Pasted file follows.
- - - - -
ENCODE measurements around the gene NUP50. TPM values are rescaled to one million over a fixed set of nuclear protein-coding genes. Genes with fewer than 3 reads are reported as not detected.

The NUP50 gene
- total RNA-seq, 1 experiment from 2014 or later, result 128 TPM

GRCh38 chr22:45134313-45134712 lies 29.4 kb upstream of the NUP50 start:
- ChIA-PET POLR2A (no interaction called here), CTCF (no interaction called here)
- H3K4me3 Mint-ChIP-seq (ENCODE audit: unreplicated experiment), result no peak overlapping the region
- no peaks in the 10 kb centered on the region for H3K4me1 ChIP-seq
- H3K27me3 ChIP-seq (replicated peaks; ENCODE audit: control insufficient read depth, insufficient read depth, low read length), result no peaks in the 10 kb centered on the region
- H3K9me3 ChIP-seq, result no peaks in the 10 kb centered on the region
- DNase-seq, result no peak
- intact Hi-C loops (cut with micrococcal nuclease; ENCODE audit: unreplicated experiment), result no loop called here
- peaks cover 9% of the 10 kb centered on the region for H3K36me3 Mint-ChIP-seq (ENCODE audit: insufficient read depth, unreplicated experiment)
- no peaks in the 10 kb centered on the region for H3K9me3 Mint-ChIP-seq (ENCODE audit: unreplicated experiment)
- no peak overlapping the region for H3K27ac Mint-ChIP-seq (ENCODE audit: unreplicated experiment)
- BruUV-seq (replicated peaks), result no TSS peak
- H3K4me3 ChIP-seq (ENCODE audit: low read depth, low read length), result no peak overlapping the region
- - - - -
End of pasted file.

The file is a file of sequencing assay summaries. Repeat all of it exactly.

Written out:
ENCODE measurements around the gene NUP50. TPM values are rescaled to one million over a fixed set of nuclear protein-coding genes. Genes with fewer than 3 reads are reported as not detected.

The NUP50 gene
- total RNA-seq, 1 experiment from 2014 or later, result 128 TPM

GRCh38 chr22:45134313-45134712 lies 29.4 kb upstream of the NUP50 start:
- ChIA-PET POLR2A (no interaction called here), CTCF (no interaction called here)
- H3K4me3 Mint-ChIP-seq (ENCODE audit: unreplicated experiment), result no peak overlapping the region
- no peaks in the 10 kb centered on the region for H3K4me1 ChIP-seq
- H3K27me3 ChIP-seq (replicated peaks; ENCODE audit: control insufficient read depth, insufficient read depth, low read length), result no peaks in the 10 kb centered on the region
- H3K9me3 ChIP-seq, result no peaks in the 10 kb centered on the region
- DNase-seq, result no peak
- intact Hi-C loops (cut with micrococcal nuclease; ENCODE audit: unreplicated experiment), result no loop called here
- peaks cover 9% of the 10 kb centered on the region for H3K36me3 Mint-ChIP-seq (ENCODE audit: insufficient read depth, unreplicated experiment)
- no peaks in the 10 kb centered on the region for H3K9me3 Mint-ChIP-seq (ENCODE audit: unreplicated experiment)
- no peak overlapping the region for H3K27ac Mint-ChIP-seq (ENCODE audit: unreplicated experiment)
- BruUV-seq (replicated peaks), result no TSS peak
- H3K4me3 ChIP-seq (ENCODE audit: low read depth, low read length), result no peak overlapping the region